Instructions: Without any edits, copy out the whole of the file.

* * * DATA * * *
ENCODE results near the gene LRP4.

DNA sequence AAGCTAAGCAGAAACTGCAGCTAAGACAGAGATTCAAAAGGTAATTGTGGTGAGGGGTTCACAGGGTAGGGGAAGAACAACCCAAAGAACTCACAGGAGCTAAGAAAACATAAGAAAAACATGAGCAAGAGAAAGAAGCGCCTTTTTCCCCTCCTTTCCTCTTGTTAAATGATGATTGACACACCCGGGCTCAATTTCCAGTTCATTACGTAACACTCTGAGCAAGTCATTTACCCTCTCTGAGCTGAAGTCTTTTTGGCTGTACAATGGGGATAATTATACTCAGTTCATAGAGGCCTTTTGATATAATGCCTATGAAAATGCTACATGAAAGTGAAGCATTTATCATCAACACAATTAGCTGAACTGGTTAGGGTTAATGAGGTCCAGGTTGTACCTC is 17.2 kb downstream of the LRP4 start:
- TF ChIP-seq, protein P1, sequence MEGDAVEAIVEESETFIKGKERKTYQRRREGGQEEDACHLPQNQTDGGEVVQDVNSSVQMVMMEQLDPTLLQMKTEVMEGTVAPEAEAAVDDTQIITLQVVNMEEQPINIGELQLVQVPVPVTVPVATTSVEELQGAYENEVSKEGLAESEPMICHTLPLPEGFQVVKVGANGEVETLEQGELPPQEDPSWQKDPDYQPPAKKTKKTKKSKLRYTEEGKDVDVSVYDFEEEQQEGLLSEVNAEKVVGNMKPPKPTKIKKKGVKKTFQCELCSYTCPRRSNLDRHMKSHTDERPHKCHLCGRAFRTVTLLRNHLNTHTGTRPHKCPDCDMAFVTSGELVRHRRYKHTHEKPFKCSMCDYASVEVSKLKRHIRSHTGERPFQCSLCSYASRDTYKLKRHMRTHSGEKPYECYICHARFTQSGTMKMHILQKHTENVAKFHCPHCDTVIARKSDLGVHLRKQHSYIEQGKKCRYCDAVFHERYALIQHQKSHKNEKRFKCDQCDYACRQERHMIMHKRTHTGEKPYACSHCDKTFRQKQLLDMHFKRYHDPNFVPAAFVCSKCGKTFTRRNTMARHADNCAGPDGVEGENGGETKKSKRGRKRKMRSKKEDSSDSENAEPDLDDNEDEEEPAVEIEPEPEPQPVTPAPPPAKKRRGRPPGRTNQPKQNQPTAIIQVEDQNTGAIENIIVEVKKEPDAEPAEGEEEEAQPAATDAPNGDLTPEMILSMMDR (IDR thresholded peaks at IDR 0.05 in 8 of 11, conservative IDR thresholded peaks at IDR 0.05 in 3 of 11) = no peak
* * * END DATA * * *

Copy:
ENCODE results near the gene LRP4.

DNA sequence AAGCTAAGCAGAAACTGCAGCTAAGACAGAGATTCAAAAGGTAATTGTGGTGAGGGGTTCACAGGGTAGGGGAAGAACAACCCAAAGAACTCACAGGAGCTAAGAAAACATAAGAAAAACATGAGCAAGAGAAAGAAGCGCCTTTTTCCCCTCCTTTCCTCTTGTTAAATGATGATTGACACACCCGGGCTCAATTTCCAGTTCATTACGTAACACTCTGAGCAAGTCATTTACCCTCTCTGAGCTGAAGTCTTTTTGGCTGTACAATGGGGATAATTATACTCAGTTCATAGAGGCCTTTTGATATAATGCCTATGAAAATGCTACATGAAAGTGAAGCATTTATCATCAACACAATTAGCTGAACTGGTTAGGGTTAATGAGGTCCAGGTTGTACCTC is 17.2 kb downstream of the LRP4 start:
- TF ChIP-seq, protein P1, sequence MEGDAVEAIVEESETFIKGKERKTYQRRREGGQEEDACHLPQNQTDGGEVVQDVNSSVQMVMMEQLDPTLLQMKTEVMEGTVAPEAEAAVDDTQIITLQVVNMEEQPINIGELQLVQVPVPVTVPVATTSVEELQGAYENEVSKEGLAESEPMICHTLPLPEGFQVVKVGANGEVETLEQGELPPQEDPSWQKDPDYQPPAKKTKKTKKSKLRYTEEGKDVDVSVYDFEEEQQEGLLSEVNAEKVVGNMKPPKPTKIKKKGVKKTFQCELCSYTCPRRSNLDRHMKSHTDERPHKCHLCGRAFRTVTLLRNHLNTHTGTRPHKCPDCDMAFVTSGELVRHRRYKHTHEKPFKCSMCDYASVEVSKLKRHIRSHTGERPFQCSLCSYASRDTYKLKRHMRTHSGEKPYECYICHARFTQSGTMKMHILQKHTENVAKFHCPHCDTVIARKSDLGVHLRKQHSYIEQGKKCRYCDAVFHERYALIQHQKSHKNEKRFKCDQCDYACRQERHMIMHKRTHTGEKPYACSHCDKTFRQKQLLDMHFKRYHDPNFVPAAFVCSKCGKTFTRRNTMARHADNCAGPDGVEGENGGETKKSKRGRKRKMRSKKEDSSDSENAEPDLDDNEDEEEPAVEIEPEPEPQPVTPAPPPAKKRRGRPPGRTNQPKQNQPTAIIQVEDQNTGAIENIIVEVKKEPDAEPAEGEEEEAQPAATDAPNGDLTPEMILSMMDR (IDR thresholded peaks at IDR 0.05 in 8 of 11, conservative IDR thresholded peaks at IDR 0.05 in 3 of 11) = no peak